What was the scope of their involvement?
Our in-house team started the initial work on the web part of the project, and we brought Mercury Development onboard a year later. They initiated the Android, iOS, and desktop work.
The productivity of our engagement with them was reliant on the nature of the consultant team and the capacities of the in-house team. We offer fairly high-level visions and good product management; however, we did not have sophisticated wireframe design capabilities or requirements-gathering and documentation. Mercury has a relatively comprehensive set of skills that can be added in a modular fashion to our own capacity. This made it possible for us to have high-level discussions and explore details, and then the Mercury team fleshed out the remainder of what we needed in more precise terms. When we needed more details from an analysis point of view and wanted to capture additional requirements, they were able to do so. When we provided that information, Mercury Development simply captured and implemented it. We fit together well.
In the middle of the project, we developed an adaptation to a particular deployment in India. In this case, we had a disconnected user base, as opposed to our situation in the US, where people generally are connected to the internet all the time. This meant that we had to design our caching of information in a way that was synchronous and could support an offline situation. That required a thorough analysis of complex synchronization situations, including the ability to create folders and take photos offline, add metadata to them, and synchronize all of this information with the cloud once a connection was present.
We organized our teams by a couple of verticals and horizontals, with a team for each platform, centered on a single language and set of characteristics. These included iOS, Android, Windows desktop, and Mac OS teams, with core engineers who provided the actual implementations for the feature sets (some cross-platform, and some not). Layered on top of this, we had some horizontal groups such as business analysis, which was not platform-specific. For example, some features required analysis specifically in the context of Android versus iOS. The native contacts infrastructure on iOS is fundamentally different than on Android, so, even though the business analysis involves some sort of integration with contacts, the platform-specific integration requires its own analysis based on the platform’s capabilities. In general, an engineering team was in charge of the implementation with several cross-platform layers, including design, analysis, product management, and quality assurance.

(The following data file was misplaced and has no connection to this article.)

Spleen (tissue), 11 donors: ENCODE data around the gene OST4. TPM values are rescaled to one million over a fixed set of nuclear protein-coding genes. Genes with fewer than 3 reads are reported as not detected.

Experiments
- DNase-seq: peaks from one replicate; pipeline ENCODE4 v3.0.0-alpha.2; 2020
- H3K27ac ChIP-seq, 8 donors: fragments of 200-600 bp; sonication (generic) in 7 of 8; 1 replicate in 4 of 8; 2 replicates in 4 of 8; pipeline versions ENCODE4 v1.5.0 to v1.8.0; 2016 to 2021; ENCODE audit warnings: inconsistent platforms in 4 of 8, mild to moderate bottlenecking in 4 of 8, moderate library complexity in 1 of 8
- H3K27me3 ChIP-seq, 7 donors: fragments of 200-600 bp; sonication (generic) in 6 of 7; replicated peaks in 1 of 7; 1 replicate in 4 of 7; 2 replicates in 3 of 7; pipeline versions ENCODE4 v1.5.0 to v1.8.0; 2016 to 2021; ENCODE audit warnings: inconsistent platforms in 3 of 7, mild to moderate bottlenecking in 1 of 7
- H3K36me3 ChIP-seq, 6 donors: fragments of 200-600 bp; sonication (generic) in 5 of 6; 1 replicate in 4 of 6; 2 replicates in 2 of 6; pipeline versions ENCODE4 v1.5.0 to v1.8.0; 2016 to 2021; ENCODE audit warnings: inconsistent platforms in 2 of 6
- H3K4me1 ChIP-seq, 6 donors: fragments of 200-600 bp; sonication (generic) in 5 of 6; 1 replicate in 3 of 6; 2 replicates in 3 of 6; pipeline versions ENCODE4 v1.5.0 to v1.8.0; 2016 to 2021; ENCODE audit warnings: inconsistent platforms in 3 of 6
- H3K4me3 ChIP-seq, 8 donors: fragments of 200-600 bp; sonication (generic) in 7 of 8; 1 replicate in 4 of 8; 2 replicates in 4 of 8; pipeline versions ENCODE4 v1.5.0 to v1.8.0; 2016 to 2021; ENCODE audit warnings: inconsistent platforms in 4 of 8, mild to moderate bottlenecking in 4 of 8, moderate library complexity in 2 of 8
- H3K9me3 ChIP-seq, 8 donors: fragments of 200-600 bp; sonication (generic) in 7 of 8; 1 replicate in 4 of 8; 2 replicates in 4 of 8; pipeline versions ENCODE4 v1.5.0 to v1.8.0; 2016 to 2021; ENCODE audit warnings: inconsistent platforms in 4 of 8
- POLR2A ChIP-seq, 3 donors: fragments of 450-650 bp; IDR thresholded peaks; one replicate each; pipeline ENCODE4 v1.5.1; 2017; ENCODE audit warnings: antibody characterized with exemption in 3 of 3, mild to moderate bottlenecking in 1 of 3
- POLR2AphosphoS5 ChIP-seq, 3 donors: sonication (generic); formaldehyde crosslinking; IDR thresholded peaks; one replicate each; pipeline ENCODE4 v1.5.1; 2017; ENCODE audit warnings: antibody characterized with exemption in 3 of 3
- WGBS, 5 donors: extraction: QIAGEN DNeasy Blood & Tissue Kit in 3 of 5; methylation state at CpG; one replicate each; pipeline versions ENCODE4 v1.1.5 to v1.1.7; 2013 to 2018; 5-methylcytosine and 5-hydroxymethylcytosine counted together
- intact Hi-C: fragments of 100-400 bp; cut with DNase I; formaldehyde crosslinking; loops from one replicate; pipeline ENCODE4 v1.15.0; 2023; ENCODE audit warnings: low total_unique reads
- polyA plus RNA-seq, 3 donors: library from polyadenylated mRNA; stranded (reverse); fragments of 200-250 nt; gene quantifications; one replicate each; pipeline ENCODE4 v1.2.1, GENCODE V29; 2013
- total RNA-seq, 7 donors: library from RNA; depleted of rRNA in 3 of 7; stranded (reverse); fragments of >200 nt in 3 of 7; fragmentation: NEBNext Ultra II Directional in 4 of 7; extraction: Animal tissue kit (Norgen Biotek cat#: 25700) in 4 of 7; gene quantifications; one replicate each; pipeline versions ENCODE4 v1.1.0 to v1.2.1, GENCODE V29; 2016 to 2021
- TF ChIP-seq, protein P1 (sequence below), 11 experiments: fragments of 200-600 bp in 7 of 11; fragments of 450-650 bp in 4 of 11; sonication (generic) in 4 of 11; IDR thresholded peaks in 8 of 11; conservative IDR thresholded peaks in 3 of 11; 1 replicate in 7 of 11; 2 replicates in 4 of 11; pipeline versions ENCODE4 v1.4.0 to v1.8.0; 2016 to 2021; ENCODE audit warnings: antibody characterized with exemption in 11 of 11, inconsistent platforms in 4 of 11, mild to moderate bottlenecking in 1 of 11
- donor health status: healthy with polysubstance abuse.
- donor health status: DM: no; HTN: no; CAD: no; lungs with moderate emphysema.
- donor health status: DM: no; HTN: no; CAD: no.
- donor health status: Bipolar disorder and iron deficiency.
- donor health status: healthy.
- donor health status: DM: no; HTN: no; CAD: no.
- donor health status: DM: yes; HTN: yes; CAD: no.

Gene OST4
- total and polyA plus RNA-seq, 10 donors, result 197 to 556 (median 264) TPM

At most, we had approximately 30 people from the Mercury group and amongst those 5 teams. Over 3 years, we had the advantage of changing the team sizes, allowing us to balance resources as our business requirements changed. We could add brand-new teams and adjust the velocity of feature production.
In the US, our market was predominantly iOS, as 60% of our customer base used this version of the app. However, in India, the market was 99% Android, which prompted us to build resources according to our business definition.
How did you come to work with Mercury Development?
They were engaged with the company before I joined. I re-engaged them after viewing their previous work. For our first cloud project, there were no other vendors when we made the initial selection, but I did perform a vendor review, using other companies on the market for comparison. I was open about this with Mercury, in terms of ensuring that they offered the highest value and were market-tested.
For our next project, I conducted a 3-vendor comparison prior to selecting or recommending Mercury. This included SOWs [statements of work] and RFPs [requests for proposals] with 2 other stellar vendors.
The vendor-selection process was fairly standard. Certain parts take time and involve some risk. In the current RFP, a point in Mercury’s favor was familiarity. This is an intangible benefit which makes a difference when differentiating between independent contributors. It allows increased efficiency and communication within the team. This is important not only for the engineering groups, but also for the different horizontals such as product management, business analysis, and design.
How much have you invested with Mercury Development?
This is not something I can disclose. There was some fluctuation.
What is the status of this engagement?
We started working with Mercury Development in August 2013. The first version of the mobile application launched within 3 months. From that point, we continuously deployed new features on a 2-week sprint cycle.
Our current project has been running for 2 months, and we have a team size of 7 people. It’s a much smaller-sized project, and I anticipate that it might go on for another 4–5 months.